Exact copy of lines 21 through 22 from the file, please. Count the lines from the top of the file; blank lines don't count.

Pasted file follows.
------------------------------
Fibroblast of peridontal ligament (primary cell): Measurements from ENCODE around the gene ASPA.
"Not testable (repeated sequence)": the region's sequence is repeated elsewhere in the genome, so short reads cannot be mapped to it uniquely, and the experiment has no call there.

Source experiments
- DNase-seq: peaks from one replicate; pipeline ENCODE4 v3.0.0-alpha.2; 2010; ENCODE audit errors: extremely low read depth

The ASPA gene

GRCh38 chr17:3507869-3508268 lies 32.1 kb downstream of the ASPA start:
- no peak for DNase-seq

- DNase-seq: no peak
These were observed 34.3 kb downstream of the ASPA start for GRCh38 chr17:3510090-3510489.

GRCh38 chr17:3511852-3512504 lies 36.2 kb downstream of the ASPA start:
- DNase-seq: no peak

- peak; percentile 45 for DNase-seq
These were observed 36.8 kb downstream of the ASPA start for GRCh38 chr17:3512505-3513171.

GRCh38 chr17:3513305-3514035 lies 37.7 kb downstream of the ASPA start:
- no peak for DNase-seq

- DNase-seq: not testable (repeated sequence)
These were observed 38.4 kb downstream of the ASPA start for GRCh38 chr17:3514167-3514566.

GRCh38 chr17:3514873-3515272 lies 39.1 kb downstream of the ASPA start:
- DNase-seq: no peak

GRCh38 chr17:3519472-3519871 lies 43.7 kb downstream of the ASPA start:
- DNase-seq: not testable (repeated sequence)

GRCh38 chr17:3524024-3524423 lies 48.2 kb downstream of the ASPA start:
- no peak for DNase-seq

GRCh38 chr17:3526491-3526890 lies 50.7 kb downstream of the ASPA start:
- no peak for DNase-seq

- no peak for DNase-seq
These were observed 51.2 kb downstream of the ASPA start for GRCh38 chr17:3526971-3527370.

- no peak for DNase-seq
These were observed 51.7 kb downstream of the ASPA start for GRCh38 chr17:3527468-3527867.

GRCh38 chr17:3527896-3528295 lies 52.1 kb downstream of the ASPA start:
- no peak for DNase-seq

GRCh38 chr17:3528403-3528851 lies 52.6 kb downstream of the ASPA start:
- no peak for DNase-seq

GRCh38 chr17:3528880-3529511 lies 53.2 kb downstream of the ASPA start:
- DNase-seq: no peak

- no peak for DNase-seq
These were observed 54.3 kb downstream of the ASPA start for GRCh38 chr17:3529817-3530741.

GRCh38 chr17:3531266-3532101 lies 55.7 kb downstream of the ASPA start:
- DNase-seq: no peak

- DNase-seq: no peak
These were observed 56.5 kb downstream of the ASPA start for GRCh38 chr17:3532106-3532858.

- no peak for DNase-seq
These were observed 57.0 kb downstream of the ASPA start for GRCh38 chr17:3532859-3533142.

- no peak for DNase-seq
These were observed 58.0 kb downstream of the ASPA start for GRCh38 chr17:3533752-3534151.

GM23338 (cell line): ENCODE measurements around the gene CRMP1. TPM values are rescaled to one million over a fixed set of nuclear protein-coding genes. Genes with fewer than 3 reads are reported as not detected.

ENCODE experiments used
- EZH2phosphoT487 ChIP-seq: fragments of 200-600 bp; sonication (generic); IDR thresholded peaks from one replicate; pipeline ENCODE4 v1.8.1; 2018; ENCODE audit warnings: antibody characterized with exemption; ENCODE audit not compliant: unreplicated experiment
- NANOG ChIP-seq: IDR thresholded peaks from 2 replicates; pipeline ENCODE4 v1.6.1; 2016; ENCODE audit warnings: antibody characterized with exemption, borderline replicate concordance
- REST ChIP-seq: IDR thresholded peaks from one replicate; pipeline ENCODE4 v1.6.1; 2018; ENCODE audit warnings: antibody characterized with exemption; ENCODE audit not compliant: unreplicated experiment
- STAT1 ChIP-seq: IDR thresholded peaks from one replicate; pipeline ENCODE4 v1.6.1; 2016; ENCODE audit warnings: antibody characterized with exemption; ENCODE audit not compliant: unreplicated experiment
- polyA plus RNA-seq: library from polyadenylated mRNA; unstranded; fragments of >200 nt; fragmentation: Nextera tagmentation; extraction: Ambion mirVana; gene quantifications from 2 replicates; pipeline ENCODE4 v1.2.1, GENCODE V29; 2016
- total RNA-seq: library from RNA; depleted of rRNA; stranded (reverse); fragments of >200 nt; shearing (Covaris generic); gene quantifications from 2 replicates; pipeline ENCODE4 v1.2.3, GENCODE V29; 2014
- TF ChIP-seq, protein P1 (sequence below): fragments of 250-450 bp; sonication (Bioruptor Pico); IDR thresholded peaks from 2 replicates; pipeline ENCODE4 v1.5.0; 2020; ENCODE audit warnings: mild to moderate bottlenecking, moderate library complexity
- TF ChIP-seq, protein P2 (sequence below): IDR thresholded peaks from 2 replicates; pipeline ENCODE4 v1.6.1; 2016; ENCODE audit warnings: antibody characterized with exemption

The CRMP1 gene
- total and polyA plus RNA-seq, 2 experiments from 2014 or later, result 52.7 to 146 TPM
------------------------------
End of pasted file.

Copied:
- DNase-seq: not testable (repeated sequence)

GRCh38 chr17:3524024-3524423 lies 48.2 kb downstream of the ASPA start: